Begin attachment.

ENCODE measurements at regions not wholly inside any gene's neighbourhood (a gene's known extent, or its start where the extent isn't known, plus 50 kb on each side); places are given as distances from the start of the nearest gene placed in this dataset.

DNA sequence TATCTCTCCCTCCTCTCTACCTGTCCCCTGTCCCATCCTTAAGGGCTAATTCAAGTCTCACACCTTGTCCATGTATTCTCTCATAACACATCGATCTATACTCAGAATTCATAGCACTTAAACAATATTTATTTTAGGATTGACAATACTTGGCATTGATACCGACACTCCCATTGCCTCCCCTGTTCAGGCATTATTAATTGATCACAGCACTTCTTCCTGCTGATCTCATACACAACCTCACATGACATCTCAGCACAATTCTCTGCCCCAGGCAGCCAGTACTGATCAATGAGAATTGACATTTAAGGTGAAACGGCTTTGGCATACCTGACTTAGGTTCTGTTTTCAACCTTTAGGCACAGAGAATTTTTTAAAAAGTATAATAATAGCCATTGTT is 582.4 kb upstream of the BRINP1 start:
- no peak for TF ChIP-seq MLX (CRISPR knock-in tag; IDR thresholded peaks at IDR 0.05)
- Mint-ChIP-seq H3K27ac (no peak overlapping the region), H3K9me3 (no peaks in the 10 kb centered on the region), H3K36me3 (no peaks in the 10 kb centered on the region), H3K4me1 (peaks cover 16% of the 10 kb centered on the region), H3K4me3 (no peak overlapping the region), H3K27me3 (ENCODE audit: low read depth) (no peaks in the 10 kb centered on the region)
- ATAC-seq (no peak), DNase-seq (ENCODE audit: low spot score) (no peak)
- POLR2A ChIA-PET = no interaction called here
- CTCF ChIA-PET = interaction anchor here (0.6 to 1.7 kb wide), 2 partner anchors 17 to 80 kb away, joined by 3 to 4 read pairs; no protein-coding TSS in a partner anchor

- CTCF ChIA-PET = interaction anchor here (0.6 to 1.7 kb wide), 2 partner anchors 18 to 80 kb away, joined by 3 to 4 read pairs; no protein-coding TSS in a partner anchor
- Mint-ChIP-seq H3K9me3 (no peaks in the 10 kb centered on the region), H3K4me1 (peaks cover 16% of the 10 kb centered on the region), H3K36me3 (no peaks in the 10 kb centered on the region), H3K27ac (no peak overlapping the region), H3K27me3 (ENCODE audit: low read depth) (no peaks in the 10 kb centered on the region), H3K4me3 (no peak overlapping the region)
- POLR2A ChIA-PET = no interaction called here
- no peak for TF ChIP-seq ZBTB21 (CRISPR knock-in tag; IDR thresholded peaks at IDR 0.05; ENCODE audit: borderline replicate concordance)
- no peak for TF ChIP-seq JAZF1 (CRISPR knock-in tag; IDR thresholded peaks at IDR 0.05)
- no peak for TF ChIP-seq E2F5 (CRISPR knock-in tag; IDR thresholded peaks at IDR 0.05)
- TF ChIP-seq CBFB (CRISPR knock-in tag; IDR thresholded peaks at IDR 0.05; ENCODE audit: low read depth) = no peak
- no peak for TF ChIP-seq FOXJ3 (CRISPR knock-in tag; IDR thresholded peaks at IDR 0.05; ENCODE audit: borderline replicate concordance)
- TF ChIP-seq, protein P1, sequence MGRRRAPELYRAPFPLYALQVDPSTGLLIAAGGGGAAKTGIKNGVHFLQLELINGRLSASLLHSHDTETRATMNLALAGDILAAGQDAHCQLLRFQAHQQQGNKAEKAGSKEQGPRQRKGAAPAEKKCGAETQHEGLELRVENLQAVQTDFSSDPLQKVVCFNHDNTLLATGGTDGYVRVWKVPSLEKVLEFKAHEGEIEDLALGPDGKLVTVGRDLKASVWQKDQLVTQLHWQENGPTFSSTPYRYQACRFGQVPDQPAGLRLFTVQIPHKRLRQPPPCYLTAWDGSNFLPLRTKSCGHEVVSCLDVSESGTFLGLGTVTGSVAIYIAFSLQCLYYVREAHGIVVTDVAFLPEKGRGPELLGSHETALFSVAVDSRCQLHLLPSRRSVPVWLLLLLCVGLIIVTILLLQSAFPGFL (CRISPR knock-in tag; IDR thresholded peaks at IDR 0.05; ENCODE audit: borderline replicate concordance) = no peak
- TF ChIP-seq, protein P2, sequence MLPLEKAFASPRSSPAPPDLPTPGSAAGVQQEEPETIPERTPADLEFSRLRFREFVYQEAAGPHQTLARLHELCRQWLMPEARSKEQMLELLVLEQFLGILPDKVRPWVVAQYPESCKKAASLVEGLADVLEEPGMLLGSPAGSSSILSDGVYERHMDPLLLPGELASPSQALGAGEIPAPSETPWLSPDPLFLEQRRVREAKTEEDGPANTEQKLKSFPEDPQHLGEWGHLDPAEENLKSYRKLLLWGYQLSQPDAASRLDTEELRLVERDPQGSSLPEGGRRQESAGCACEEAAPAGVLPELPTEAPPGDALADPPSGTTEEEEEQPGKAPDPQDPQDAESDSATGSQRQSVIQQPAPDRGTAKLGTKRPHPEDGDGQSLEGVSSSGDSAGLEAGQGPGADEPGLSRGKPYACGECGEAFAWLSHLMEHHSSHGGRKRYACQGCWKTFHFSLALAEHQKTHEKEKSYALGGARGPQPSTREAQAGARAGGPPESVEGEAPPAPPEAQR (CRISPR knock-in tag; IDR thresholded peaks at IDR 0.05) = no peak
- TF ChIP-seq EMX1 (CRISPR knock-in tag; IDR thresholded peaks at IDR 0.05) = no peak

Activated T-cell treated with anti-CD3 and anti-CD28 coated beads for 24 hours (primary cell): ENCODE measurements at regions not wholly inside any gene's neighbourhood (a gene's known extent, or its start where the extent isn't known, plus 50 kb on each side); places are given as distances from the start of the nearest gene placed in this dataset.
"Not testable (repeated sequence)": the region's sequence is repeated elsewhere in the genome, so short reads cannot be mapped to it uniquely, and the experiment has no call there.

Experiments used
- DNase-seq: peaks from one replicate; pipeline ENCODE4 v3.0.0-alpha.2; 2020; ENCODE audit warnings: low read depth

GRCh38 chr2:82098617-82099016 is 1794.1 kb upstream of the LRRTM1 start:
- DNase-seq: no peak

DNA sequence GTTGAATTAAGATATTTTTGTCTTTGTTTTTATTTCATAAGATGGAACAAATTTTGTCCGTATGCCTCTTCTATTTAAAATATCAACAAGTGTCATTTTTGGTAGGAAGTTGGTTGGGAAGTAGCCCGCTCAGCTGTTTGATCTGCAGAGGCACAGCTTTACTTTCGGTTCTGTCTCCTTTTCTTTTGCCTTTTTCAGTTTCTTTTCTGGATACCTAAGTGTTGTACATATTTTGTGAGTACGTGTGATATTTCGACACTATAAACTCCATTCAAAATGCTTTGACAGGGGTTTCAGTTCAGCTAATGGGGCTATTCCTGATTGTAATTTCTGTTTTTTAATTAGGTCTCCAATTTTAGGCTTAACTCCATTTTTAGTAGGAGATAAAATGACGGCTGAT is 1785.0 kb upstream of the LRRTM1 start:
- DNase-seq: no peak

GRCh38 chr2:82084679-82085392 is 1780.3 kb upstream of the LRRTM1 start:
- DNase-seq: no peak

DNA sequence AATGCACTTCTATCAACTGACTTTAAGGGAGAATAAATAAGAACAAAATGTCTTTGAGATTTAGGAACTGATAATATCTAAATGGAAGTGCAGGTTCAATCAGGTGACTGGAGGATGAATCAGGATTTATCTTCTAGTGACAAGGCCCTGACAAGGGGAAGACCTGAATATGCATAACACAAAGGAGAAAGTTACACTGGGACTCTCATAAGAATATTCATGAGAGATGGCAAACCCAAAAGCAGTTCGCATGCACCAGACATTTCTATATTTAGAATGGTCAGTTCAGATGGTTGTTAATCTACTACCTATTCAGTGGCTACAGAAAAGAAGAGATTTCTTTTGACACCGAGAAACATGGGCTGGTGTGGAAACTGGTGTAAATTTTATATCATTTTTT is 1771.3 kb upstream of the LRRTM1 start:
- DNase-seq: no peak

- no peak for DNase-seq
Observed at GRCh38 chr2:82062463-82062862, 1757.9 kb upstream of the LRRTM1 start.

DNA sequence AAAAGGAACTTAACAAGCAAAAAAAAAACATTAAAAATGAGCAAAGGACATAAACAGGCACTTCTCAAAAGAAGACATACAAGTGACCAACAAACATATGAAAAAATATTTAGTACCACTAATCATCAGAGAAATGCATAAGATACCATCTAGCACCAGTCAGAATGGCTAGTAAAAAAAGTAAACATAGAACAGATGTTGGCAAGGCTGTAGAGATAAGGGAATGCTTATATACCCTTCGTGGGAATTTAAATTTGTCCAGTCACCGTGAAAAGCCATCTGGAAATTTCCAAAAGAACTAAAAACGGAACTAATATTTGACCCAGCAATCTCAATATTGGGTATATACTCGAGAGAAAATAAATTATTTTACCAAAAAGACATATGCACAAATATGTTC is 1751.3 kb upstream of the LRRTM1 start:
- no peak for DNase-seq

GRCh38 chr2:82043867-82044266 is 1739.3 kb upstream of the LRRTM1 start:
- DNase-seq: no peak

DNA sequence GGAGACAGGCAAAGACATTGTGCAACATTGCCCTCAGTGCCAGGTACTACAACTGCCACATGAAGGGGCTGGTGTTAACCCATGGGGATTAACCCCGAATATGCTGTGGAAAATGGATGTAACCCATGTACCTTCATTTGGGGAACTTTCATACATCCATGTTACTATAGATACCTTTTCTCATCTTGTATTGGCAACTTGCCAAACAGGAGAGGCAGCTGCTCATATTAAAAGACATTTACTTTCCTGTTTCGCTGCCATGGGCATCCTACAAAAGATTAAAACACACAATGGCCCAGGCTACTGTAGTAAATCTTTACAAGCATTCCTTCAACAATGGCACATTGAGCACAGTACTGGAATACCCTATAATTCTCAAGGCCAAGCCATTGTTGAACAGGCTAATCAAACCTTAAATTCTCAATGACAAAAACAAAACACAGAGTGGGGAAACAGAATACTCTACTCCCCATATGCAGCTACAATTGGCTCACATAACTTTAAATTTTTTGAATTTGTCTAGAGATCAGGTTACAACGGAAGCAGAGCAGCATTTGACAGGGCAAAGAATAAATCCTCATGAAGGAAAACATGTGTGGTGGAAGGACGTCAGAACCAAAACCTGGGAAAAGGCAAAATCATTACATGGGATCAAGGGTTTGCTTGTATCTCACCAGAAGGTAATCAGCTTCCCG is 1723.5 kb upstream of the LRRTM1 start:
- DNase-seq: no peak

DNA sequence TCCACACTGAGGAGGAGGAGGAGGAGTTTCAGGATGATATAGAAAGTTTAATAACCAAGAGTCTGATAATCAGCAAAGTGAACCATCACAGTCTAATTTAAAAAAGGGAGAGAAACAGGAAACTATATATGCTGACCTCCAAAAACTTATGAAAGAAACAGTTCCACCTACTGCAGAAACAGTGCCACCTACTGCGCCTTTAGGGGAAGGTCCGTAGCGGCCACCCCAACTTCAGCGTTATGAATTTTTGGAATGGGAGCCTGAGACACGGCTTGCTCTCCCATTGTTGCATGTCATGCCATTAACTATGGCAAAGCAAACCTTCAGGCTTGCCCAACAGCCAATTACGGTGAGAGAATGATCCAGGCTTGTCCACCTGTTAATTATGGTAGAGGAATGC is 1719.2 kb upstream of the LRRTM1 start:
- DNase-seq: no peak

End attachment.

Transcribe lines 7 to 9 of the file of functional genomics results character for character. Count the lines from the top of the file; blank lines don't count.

- CTCF ChIA-PET = interaction anchor here (0.6 to 1.7 kb wide), 2 partner anchors 17 to 80 kb away, joined by 3 to 4 read pairs; no protein-coding TSS in a partner anchor

- CTCF ChIA-PET = interaction anchor here (0.6 to 1.7 kb wide), 2 partner anchors 18 to 80 kb away, joined by 3 to 4 read pairs; no protein-coding TSS in a partner anchor
- Mint-ChIP-seq H3K9me3 (no peaks in the 10 kb centered on the region), H3K4me1 (peaks cover 16% of the 10 kb centered on the region), H3K36me3 (no peaks in the 10 kb centered on the region), H3K27ac (no peak overlapping the region), H3K27me3 (ENCODE audit: low read depth) (no peaks in the 10 kb centered on the region), H3K4me3 (no peak overlapping the region)